For the past 13 years, Jared Johnson has been a near-constant figure in Denison politics, first as a city council member, and later the city’s mayor. Now, as Johnson reaches the end of his term limit as mayor, he is preparing to move on to the next stage of his life and career.
The city of Denison will hold a party for Johnson and council member Bill Malvern Monday at 5 p.m. as both prepare to depart the council. Following the party, the city council will hold a special meeting at 6 p.m. to canvass the vote from the May 5 election, swearing in new candidates to fill their seats.
“It is really bittersweet — I am a firm believer in term limits in elected positions, but I am going to miss the team,” Johnson said earlier this month.
Johnson will be succeeded by Janet Gott, who was unopposed in her bid to become the next mayor. Following the canvassing of the votes, Gott will take over the position Monday.
Johnson was first elected to the council in 2005 and served in that role for six years. Following a one-year break from city politics, Johnson was elected as Denison’s mayor in 2012 and was unopposed in his bid for re-election in 2015.
“I certainly had an interest in local government at the time, and my wife and I decided it was a decision the family could handle,” he said, noting he was the one council member who was still raising a family.
When he first stepped into politics, Johnson said Denison was approaching a point of transition. While growth was soon approaching Denison from the Dallas-Fort Worth Metroplex, there were several projects that needed to take place ahead of this expansion.
Johnson said he could not highlight simply one of the projects that took place under his tenure that helped prepare the city for growth, as there were several. Among them are a series of capital improvements, including ongoing water infrastructure updates and a new method for paying for yearly road infrastructure improvements. In addition to the large-scale water system improvements, Johnson said the city now uses automated meter reading for its water service as a way to improve efficiency.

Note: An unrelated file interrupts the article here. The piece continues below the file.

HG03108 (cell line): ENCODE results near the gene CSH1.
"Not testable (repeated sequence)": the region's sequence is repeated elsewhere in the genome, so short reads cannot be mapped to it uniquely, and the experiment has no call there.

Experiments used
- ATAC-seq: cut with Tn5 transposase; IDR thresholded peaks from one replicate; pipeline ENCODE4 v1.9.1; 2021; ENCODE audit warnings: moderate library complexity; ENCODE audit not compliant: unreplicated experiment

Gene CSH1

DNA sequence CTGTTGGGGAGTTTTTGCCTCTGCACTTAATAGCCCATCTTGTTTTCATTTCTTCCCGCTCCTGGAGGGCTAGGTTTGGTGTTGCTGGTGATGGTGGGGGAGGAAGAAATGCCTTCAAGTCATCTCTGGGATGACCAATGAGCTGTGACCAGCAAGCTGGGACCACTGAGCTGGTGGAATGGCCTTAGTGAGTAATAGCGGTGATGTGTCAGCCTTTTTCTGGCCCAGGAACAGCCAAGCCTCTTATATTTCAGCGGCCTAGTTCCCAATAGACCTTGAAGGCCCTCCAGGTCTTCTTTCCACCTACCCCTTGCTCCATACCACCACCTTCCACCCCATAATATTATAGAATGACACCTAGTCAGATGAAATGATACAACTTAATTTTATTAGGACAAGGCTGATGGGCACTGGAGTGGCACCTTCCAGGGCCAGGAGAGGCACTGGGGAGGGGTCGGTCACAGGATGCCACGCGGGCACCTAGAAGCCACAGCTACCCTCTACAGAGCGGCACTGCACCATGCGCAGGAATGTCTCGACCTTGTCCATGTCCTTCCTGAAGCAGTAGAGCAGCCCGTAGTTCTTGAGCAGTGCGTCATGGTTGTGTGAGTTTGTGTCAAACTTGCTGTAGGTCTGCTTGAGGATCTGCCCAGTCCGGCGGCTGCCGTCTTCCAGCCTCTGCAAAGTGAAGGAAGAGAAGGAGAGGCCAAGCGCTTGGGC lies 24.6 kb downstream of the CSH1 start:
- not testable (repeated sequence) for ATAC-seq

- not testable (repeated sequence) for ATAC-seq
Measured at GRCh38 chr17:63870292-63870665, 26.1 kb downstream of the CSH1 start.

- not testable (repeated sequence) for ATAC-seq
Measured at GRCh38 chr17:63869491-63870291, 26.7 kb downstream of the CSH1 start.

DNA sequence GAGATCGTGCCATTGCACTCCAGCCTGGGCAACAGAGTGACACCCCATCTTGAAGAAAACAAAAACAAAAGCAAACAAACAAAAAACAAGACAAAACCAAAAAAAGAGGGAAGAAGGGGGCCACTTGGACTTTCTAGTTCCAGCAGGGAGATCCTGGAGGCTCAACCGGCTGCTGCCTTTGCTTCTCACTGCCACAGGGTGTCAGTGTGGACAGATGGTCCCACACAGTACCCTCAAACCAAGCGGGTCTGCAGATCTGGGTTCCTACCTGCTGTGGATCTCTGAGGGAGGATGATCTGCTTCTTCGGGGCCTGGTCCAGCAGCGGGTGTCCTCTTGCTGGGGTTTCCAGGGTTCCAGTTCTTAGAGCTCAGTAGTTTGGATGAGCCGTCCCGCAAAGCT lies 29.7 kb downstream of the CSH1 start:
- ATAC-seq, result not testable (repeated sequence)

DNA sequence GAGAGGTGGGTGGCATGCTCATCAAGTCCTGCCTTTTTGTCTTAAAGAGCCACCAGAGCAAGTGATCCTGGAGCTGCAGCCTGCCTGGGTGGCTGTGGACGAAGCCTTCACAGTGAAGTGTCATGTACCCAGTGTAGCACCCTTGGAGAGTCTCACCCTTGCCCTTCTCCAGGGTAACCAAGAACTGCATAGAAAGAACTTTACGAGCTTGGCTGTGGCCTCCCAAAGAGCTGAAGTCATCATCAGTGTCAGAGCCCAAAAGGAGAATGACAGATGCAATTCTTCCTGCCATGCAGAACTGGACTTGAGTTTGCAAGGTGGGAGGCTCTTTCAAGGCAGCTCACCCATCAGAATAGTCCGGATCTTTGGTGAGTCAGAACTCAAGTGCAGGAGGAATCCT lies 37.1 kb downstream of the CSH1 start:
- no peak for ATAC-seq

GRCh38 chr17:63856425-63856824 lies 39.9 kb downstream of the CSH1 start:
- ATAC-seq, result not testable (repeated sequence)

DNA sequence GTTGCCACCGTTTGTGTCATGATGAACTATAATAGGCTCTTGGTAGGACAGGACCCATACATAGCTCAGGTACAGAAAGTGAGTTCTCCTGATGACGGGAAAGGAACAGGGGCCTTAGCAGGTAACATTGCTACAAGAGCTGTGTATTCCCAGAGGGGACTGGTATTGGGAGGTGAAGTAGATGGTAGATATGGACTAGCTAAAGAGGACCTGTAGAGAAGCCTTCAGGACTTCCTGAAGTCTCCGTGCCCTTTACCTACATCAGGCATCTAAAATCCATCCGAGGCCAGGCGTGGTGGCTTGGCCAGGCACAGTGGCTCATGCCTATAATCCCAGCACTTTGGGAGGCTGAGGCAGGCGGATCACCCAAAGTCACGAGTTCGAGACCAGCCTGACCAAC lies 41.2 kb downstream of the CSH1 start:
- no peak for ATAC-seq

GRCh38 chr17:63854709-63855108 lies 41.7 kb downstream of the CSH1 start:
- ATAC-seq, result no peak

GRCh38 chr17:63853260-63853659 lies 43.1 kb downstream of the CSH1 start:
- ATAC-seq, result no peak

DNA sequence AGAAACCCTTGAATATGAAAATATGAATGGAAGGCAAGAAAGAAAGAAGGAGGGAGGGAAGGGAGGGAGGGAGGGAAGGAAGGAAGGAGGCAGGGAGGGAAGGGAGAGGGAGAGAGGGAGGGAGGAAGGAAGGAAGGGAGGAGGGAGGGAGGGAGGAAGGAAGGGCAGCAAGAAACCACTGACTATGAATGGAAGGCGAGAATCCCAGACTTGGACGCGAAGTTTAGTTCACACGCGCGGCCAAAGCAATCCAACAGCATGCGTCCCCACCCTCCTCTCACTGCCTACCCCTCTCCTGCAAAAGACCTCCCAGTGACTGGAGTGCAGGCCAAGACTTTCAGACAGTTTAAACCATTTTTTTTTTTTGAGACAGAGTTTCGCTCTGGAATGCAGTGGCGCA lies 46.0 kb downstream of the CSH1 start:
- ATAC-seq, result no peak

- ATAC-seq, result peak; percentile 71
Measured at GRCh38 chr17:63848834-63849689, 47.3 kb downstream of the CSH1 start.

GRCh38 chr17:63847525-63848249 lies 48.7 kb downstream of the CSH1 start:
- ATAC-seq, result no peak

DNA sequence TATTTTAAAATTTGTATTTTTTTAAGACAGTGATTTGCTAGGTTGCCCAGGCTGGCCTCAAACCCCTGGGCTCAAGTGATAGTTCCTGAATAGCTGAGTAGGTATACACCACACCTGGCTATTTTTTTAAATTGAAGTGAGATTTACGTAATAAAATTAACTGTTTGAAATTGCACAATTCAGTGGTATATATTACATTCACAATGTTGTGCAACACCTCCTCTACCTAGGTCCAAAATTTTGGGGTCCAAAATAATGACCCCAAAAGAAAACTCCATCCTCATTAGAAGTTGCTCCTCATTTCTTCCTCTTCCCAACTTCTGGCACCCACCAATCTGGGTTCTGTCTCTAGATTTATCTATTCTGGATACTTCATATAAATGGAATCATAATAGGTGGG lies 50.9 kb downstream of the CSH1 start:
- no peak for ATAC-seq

Other projects include the opening of the new Southside Fire Station — the first new public city building built since the 1970s — in 2014. Johnson also highlighted the reversal of the ramps on U.S. Highway 75 at Morton Street, among other projects.
“Denison looks a lot different today than it did then,” Johnson said, referring to when he took office. “It will continue to look different five and 10 years from now thanks to the leadership in town.”
With the transition away from public office, Johnson said he wanted to focus on his career and family. However, he would not rule out a return to politics in some form in the future.
“I will continue to be invested in Denison in ways that will benefit the community,” he said.
With regard to Gott and the next generation of Denison leadership, Johnson said he was confident that she would be able to continue to address the needs of the city as they arise.
“The city is going to be in very capable hands,” Johnson said of Gott. “I have worked with her for five years, and I am impressed by her ability to tackle the issues before us.”
For her part, Gott said she knew Johnson before she took office, but got to know him significantly better over the past five years she served on the council.
“For six years now, Jared has been the face of our community and a voice for our people,” she said. “I don’t think there is a person better suited for that.”
Among the things Gott said she will remember in working with Johnson was how he approached brainstorming ideas with a group. Gott said that if someone proposed an idea, Johnson would expect them to be able to back up and defend their position.
“The thing that was the most obvious to me … was he lives with a fuel and a passion for the people of Denison,” she said.